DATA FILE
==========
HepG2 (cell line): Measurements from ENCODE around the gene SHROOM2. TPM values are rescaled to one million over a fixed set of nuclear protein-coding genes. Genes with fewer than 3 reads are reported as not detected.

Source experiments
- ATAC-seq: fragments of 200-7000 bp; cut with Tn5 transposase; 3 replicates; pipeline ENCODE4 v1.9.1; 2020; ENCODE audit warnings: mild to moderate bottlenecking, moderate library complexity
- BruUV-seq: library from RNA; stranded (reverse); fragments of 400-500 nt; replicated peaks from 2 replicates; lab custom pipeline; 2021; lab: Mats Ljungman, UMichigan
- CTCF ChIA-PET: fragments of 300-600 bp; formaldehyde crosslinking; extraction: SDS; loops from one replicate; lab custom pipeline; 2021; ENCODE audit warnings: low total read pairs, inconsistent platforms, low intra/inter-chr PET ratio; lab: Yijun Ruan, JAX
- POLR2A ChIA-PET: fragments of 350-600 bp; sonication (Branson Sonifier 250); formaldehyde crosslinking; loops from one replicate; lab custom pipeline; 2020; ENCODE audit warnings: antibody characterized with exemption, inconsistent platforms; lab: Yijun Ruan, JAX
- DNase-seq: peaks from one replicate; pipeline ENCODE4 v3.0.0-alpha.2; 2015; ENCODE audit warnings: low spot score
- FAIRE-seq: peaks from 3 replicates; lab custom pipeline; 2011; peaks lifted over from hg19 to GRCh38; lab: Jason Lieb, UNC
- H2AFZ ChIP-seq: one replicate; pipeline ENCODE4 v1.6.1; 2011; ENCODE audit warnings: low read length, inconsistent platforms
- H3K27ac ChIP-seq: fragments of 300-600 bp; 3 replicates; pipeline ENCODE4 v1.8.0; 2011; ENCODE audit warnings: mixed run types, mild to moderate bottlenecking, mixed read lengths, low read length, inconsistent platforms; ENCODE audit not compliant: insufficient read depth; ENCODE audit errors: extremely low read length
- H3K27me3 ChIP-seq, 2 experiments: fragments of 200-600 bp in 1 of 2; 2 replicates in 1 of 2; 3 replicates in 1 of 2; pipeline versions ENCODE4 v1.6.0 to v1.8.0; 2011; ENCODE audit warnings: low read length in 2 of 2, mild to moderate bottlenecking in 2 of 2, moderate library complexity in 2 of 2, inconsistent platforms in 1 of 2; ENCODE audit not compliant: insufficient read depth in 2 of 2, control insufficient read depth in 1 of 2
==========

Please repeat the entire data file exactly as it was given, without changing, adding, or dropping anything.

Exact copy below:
HepG2 (cell line): Measurements from ENCODE around the gene SHROOM2. TPM values are rescaled to one million over a fixed set of nuclear protein-coding genes. Genes with fewer than 3 reads are reported as not detected.

Source experiments
- ATAC-seq: fragments of 200-7000 bp; cut with Tn5 transposase; 3 replicates; pipeline ENCODE4 v1.9.1; 2020; ENCODE audit warnings: mild to moderate bottlenecking, moderate library complexity
- BruUV-seq: library from RNA; stranded (reverse); fragments of 400-500 nt; replicated peaks from 2 replicates; lab custom pipeline; 2021; lab: Mats Ljungman, UMichigan
- CTCF ChIA-PET: fragments of 300-600 bp; formaldehyde crosslinking; extraction: SDS; loops from one replicate; lab custom pipeline; 2021; ENCODE audit warnings: low total read pairs, inconsistent platforms, low intra/inter-chr PET ratio; lab: Yijun Ruan, JAX
- POLR2A ChIA-PET: fragments of 350-600 bp; sonication (Branson Sonifier 250); formaldehyde crosslinking; loops from one replicate; lab custom pipeline; 2020; ENCODE audit warnings: antibody characterized with exemption, inconsistent platforms; lab: Yijun Ruan, JAX
- DNase-seq: peaks from one replicate; pipeline ENCODE4 v3.0.0-alpha.2; 2015; ENCODE audit warnings: low spot score
- FAIRE-seq: peaks from 3 replicates; lab custom pipeline; 2011; peaks lifted over from hg19 to GRCh38; lab: Jason Lieb, UNC
- H2AFZ ChIP-seq: one replicate; pipeline ENCODE4 v1.6.1; 2011; ENCODE audit warnings: low read length, inconsistent platforms
- H3K27ac ChIP-seq: fragments of 300-600 bp; 3 replicates; pipeline ENCODE4 v1.8.0; 2011; ENCODE audit warnings: mixed run types, mild to moderate bottlenecking, mixed read lengths, low read length, inconsistent platforms; ENCODE audit not compliant: insufficient read depth; ENCODE audit errors: extremely low read length
- H3K27me3 ChIP-seq, 2 experiments: fragments of 200-600 bp in 1 of 2; 2 replicates in 1 of 2; 3 replicates in 1 of 2; pipeline versions ENCODE4 v1.6.0 to v1.8.0; 2011; ENCODE audit warnings: low read length in 2 of 2, mild to moderate bottlenecking in 2 of 2, moderate library complexity in 2 of 2, inconsistent platforms in 1 of 2; ENCODE audit not compliant: insufficient read depth in 2 of 2, control insufficient read depth in 1 of 2